Indy race snagged by red tape abandons Boston

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BOSTON (AP) — Organizers are scrapping plans for an IndyCar race on the streets of Boston.

John Casey, president of the Grand Prix of Boston, told the Boston Globe on Friday that the relationship between promoters and the city isn’t working.

A document released from Mayor Marty Walsh’s office suggested that Grand Prix of Boston had failed to meet deadlines for obtaining agreements from affected neighborhood residents, businesses and government agencies. The letter indicated that the city was willing to give the organizers more time, but not much – just five days.

“The City of Boston will always be open to opportunities that will positively showcase our city, however as we continued to work with Boston Grand Prix they were unwilling or unable to meet the necessary requirements to hold an event of this size,” Patrick Brophy, the city’s chief of operations, said in a statement. “The mayor feels strongly in protecting the taxpayers and limiting the impact to residents, and we are not shy that we held them to very high standards.”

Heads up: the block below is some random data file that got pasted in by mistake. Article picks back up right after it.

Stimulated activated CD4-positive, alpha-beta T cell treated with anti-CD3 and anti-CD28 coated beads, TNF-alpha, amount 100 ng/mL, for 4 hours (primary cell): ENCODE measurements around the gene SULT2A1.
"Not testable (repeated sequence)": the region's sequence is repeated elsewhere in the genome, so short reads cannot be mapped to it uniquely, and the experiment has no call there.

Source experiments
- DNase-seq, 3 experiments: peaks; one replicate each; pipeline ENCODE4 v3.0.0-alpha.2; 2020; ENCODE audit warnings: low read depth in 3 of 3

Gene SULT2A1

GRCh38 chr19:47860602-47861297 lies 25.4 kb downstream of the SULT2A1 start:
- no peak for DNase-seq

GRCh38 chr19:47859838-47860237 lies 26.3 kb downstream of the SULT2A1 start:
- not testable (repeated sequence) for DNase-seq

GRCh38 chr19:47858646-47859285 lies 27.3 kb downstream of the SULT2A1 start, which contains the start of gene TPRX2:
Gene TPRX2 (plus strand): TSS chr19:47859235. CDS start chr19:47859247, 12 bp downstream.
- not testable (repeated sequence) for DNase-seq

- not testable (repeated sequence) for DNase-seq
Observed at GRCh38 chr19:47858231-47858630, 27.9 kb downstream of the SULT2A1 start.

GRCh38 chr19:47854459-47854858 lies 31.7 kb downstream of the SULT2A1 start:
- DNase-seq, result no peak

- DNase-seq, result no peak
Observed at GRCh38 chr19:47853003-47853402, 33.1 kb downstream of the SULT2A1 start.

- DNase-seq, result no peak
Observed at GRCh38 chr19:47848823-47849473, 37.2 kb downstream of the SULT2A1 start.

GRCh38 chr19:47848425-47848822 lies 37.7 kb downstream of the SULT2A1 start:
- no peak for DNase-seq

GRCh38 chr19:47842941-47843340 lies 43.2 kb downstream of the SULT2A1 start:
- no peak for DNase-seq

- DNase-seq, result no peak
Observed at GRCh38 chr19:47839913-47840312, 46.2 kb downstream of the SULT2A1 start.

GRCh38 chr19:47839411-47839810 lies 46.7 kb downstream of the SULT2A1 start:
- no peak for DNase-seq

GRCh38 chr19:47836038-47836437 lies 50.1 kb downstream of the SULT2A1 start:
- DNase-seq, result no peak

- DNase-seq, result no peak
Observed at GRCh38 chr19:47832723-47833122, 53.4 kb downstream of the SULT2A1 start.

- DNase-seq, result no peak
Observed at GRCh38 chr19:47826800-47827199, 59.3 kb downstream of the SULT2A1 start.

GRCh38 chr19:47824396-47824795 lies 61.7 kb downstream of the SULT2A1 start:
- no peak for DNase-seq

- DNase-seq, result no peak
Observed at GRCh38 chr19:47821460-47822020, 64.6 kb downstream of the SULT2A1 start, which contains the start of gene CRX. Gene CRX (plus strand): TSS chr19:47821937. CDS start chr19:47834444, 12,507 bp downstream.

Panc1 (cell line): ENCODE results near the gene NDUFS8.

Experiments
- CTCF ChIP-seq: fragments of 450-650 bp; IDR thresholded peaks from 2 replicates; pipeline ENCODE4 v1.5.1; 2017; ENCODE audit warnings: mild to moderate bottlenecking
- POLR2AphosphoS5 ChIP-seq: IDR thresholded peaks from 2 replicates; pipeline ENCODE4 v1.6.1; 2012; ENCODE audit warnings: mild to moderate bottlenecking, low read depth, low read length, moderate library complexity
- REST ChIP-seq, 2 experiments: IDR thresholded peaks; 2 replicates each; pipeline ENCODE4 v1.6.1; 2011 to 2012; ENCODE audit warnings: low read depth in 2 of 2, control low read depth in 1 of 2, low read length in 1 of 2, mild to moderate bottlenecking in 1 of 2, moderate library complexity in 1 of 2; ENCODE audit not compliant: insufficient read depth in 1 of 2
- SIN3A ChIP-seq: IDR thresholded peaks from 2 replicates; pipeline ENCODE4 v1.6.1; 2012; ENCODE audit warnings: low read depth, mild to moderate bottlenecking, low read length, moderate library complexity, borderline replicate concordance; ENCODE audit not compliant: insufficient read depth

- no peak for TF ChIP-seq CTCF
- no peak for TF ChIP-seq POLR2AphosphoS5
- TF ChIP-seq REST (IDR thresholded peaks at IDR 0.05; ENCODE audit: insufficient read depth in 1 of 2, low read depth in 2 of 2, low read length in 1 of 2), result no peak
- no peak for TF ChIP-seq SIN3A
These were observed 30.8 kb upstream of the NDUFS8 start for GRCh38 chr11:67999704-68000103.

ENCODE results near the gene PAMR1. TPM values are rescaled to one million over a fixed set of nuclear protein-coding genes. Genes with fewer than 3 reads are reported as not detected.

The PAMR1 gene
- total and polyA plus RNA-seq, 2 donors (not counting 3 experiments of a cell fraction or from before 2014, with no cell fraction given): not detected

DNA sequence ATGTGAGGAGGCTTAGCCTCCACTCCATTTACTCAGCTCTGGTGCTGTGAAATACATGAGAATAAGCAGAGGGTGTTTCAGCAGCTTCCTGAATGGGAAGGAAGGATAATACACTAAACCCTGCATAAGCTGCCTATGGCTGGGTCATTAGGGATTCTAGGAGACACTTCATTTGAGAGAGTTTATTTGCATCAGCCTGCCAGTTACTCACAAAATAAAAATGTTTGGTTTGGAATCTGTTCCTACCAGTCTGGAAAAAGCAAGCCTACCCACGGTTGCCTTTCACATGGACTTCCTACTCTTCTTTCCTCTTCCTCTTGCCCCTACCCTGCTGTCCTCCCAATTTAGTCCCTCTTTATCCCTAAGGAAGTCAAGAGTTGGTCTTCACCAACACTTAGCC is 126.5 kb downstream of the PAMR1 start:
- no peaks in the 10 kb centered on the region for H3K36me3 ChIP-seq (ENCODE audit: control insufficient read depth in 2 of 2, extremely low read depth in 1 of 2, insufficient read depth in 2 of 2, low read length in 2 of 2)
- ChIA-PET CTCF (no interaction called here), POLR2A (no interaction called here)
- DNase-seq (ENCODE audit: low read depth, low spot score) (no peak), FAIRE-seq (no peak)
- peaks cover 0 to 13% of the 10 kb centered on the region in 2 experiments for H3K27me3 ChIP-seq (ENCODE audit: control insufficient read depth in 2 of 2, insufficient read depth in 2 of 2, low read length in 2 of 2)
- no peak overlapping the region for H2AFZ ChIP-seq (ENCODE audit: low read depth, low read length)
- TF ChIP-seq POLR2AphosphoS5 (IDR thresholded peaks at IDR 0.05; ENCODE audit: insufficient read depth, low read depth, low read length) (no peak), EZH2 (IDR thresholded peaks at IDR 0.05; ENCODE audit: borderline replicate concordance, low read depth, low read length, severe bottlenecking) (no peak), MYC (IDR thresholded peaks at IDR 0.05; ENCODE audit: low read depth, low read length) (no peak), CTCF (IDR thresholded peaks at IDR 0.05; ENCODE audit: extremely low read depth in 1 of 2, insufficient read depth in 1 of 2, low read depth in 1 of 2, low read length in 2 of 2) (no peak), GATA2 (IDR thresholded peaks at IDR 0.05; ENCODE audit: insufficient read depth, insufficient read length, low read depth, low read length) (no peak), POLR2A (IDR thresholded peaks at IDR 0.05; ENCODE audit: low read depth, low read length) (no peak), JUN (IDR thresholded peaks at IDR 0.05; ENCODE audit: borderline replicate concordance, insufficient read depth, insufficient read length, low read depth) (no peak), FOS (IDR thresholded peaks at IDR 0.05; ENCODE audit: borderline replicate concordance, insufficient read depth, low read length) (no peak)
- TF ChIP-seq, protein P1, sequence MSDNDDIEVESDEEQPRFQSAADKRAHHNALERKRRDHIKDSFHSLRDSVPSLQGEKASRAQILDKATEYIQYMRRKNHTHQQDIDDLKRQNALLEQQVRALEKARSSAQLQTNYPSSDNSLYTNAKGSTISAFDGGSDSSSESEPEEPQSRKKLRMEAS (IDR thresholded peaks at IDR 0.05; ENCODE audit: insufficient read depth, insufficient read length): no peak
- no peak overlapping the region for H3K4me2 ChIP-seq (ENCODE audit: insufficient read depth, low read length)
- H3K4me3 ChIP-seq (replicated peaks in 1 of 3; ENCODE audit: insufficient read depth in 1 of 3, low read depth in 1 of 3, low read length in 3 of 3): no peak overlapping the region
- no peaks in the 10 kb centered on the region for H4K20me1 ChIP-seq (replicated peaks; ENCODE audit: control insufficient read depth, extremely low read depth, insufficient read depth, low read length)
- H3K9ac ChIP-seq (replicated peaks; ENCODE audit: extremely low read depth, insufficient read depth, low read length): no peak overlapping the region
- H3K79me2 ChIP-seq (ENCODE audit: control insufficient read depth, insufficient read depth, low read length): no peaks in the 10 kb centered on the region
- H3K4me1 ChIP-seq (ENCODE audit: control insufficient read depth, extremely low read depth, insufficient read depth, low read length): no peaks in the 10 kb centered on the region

The race was scheduled for the Labor Day weekend in the South Boston Seaport District. Organizers had hoped to construct a temporary street course around the Boston Convention & Exhibition Center.

Walsh and organizers signed an agreement last May calling for annual races for up to five years.

Opponents argued the race would have negative impacts to the environment and neighborhood safety.

Casey said organizers are hoping to hold the race in a backup city in the Northeast.

He said promoters have had contact with two other cities, one of which is in New England.